(To register go to www.afpnet.org and click on Education and Career Development—AFP Web/Audioconferences)
A Blueprint for Fundraising Success in Any Economy – Presented by Kent Dove
July 23 | 1–2:30 pm ET
Veteran fundraiser Kent Dove will describe and detail a comprehensive, integrated development model that has allowed numerous nonprofits to create programs that have grown exponentially and been able to sustain that growth over time. Learn how to apply techniques to build solid relationships with donors that provide annual, special major, planned and capital gifts over time and permit nonprofits to maximize their private giving potential. Register now for A Blueprint for Fundraising Success in Any Economy: Creating a Sustainable, Comprehensive Development Model presented Thursday, July 23 at 1 p.m. Eastern.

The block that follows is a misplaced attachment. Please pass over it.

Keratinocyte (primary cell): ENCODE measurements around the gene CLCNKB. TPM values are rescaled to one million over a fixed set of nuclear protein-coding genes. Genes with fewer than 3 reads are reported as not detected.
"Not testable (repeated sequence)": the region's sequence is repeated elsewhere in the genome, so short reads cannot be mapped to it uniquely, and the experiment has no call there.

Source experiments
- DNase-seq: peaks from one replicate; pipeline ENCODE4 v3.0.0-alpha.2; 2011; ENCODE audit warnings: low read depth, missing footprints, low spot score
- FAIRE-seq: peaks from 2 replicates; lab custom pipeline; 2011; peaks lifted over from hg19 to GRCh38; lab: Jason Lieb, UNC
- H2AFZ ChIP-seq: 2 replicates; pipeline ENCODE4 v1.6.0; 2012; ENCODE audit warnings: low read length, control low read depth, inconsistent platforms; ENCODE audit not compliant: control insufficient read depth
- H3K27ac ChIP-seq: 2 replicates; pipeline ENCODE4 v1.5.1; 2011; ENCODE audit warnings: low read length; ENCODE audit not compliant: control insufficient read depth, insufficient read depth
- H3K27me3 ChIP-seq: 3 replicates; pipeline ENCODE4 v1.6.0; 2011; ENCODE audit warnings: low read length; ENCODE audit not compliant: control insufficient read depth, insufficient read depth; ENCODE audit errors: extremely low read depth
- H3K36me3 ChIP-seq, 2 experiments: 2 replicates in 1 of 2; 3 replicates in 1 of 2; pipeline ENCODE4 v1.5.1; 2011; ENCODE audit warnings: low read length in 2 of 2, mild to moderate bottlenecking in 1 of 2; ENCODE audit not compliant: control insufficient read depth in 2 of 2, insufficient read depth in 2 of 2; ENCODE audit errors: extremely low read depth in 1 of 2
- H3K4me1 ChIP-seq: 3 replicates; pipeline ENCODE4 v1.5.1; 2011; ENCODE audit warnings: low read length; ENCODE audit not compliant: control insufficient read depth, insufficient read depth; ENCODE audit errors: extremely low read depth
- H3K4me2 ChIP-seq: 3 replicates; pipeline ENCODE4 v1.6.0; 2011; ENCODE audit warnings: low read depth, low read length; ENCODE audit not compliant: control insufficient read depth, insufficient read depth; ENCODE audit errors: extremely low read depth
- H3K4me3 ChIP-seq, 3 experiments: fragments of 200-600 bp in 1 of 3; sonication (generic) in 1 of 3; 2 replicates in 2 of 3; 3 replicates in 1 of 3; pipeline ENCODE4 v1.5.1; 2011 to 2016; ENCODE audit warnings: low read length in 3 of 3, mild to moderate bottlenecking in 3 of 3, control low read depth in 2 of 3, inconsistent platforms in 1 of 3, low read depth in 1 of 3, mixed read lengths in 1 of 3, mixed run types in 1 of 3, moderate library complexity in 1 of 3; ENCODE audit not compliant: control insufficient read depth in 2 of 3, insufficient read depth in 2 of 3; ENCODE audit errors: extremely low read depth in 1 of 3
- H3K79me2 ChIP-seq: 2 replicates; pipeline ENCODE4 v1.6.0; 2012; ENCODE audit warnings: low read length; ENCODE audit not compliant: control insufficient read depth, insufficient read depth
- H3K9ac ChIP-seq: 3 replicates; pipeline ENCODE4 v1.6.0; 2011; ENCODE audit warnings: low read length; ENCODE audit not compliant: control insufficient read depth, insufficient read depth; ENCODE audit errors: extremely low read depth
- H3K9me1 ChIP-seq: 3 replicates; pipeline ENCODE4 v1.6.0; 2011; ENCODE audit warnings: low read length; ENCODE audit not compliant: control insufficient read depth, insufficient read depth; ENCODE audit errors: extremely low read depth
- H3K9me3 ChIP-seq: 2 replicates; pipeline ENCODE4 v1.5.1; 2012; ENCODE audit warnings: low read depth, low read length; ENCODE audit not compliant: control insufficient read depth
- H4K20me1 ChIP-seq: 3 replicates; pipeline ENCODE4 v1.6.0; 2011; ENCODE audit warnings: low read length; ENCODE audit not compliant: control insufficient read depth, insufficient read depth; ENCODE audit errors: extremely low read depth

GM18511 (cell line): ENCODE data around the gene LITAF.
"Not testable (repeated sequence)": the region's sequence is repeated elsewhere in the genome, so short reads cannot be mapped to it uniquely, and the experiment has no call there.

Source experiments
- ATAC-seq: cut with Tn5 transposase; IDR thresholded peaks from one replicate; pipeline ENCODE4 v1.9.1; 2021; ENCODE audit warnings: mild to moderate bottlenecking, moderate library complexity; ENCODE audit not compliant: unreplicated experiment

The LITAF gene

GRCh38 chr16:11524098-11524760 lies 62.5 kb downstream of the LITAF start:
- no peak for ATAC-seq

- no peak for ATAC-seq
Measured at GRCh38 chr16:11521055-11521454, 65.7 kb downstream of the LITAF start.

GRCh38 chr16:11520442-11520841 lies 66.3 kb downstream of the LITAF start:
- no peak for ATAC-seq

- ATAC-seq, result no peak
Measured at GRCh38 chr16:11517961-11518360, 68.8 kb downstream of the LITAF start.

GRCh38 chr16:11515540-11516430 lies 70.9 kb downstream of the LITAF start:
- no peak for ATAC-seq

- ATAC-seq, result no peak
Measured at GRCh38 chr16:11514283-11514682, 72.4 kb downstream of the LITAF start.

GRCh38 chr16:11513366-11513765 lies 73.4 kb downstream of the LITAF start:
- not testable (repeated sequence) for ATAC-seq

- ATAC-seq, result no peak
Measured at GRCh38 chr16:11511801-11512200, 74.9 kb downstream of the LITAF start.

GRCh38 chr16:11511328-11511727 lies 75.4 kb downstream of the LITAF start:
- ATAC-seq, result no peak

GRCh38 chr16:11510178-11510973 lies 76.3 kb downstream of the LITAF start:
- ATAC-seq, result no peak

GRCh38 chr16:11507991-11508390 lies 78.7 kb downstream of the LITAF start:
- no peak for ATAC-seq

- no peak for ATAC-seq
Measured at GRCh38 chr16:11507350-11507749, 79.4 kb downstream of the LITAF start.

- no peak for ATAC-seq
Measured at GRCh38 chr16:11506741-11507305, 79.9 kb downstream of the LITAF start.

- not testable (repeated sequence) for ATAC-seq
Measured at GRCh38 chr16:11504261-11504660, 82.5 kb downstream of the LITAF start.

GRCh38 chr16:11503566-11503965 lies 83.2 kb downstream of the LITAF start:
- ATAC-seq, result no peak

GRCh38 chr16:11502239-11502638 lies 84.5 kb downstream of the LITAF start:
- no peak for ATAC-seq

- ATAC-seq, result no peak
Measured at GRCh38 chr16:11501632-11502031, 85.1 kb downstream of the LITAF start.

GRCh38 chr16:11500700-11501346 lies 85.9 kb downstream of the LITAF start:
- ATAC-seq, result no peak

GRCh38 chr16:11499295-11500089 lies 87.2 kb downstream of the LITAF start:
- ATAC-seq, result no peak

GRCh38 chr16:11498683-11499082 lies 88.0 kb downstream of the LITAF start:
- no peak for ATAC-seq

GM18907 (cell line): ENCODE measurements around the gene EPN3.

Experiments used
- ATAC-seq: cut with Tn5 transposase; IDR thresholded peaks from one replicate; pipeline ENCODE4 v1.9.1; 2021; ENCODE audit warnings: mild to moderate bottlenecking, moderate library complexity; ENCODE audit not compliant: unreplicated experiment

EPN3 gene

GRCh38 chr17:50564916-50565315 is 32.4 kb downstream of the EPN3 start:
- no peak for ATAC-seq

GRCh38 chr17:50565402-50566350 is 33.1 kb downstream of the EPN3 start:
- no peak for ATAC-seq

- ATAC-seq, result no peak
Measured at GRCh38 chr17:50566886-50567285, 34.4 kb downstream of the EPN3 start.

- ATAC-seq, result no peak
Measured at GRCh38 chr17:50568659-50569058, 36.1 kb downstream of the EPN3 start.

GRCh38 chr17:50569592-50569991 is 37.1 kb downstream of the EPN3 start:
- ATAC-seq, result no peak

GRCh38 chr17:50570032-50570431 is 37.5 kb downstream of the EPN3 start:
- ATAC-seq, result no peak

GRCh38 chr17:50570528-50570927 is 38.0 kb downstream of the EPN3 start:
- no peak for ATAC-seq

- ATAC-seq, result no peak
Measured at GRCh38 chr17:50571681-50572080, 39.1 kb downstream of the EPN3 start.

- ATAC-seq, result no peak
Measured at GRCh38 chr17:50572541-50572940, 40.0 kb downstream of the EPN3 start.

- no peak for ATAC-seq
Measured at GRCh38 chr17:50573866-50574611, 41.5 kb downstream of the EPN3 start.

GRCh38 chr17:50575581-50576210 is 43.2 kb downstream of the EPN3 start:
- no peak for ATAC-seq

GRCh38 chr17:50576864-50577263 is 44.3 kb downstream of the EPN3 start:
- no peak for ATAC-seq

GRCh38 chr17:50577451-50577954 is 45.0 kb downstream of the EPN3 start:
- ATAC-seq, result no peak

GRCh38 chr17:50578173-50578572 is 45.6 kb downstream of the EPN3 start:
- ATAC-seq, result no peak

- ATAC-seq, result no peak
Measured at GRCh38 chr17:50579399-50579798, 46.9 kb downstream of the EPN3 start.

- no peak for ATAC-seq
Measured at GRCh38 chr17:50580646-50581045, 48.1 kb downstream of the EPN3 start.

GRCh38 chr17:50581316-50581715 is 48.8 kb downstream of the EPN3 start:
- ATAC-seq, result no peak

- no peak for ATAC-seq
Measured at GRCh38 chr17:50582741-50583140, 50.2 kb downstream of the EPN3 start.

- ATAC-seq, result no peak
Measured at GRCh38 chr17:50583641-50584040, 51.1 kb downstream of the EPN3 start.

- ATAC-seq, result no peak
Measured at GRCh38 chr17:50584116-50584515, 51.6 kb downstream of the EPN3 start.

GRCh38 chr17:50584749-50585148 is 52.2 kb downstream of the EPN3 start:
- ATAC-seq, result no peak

Creating a Successful Fundraising Culture: Twelve Tools for Motivating Your Board
August 12 | 1–2:30 pm ET
Why are so many volunteers and staff members reluctant to participate in approaching prospects and donors? How can board chairs, development committee members, nonprofit CEOs and professional fundraising staff lead their board teams to own -- and even enjoy -- the essential and ultimately rewarding work of major gifts fundraising? In this practical train-the-trainer session, Carole V. Rylander, CFRE, will address the needs of nonprofit leaders who want to increase volunteer and staff participation in approaching and engaging prospects and donors. Register now for Creating a Successful Fundraising Culture: Twelve Tools for Motivating Your Board on Aug. 12 at 1 p.m. E.T.